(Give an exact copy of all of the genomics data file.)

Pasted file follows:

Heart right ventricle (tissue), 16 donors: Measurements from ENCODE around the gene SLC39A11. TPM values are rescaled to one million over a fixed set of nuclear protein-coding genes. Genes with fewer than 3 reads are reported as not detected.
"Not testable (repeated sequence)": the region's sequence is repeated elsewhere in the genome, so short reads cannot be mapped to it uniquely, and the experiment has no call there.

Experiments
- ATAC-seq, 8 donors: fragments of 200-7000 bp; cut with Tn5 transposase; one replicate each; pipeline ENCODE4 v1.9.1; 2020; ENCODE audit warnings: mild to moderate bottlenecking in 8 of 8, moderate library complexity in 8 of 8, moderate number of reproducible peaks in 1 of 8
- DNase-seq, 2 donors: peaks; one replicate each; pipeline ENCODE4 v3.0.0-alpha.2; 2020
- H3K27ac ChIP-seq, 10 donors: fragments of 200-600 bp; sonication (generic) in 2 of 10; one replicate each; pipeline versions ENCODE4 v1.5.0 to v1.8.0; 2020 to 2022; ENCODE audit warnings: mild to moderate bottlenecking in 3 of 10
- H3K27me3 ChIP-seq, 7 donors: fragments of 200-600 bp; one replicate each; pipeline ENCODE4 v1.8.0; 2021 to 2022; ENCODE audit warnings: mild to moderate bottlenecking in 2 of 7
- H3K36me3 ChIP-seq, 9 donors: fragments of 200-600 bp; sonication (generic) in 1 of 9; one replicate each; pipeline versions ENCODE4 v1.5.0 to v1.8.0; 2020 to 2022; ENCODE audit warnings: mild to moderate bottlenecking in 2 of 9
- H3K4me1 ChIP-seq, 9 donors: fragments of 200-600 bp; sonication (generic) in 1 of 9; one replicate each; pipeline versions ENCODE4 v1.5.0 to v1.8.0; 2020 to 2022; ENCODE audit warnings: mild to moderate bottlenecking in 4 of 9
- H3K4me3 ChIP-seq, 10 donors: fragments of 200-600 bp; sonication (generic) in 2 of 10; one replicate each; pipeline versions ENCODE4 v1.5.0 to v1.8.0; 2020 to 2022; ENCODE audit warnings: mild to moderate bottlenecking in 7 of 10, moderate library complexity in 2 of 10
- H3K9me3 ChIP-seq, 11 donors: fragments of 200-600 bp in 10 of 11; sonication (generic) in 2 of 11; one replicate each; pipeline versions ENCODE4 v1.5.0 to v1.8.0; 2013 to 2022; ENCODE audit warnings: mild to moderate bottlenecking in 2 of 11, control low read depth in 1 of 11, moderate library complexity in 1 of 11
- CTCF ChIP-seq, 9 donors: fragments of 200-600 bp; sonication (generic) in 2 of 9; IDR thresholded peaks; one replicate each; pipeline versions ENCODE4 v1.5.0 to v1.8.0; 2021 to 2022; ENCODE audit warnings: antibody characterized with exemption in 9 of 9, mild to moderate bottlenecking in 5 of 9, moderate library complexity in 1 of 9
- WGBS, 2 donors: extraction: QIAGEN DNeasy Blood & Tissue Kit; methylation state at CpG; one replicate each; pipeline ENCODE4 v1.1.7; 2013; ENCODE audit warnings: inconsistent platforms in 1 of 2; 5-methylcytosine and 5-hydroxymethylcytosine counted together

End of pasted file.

Heart right ventricle (tissue), 16 donors: Measurements from ENCODE around the gene SLC39A11. TPM values are rescaled to one million over a fixed set of nuclear protein-coding genes. Genes with fewer than 3 reads are reported as not detected.
"Not testable (repeated sequence)": the region's sequence is repeated elsewhere in the genome, so short reads cannot be mapped to it uniquely, and the experiment has no call there.

Experiments
- ATAC-seq, 8 donors: fragments of 200-7000 bp; cut with Tn5 transposase; one replicate each; pipeline ENCODE4 v1.9.1; 2020; ENCODE audit warnings: mild to moderate bottlenecking in 8 of 8, moderate library complexity in 8 of 8, moderate number of reproducible peaks in 1 of 8
- DNase-seq, 2 donors: peaks; one replicate each; pipeline ENCODE4 v3.0.0-alpha.2; 2020
- H3K27ac ChIP-seq, 10 donors: fragments of 200-600 bp; sonication (generic) in 2 of 10; one replicate each; pipeline versions ENCODE4 v1.5.0 to v1.8.0; 2020 to 2022; ENCODE audit warnings: mild to moderate bottlenecking in 3 of 10
- H3K27me3 ChIP-seq, 7 donors: fragments of 200-600 bp; one replicate each; pipeline ENCODE4 v1.8.0; 2021 to 2022; ENCODE audit warnings: mild to moderate bottlenecking in 2 of 7
- H3K36me3 ChIP-seq, 9 donors: fragments of 200-600 bp; sonication (generic) in 1 of 9; one replicate each; pipeline versions ENCODE4 v1.5.0 to v1.8.0; 2020 to 2022; ENCODE audit warnings: mild to moderate bottlenecking in 2 of 9
- H3K4me1 ChIP-seq, 9 donors: fragments of 200-600 bp; sonication (generic) in 1 of 9; one replicate each; pipeline versions ENCODE4 v1.5.0 to v1.8.0; 2020 to 2022; ENCODE audit warnings: mild to moderate bottlenecking in 4 of 9
- H3K4me3 ChIP-seq, 10 donors: fragments of 200-600 bp; sonication (generic) in 2 of 10; one replicate each; pipeline versions ENCODE4 v1.5.0 to v1.8.0; 2020 to 2022; ENCODE audit warnings: mild to moderate bottlenecking in 7 of 10, moderate library complexity in 2 of 10
- H3K9me3 ChIP-seq, 11 donors: fragments of 200-600 bp in 10 of 11; sonication (generic) in 2 of 11; one replicate each; pipeline versions ENCODE4 v1.5.0 to v1.8.0; 2013 to 2022; ENCODE audit warnings: mild to moderate bottlenecking in 2 of 11, control low read depth in 1 of 11, moderate library complexity in 1 of 11
- CTCF ChIP-seq, 9 donors: fragments of 200-600 bp; sonication (generic) in 2 of 9; IDR thresholded peaks; one replicate each; pipeline versions ENCODE4 v1.5.0 to v1.8.0; 2021 to 2022; ENCODE audit warnings: antibody characterized with exemption in 9 of 9, mild to moderate bottlenecking in 5 of 9, moderate library complexity in 1 of 9
- WGBS, 2 donors: extraction: QIAGEN DNeasy Blood & Tissue Kit; methylation state at CpG; one replicate each; pipeline ENCODE4 v1.1.7; 2013; ENCODE audit warnings: inconsistent platforms in 1 of 2; 5-methylcytosine and 5-hydroxymethylcytosine counted together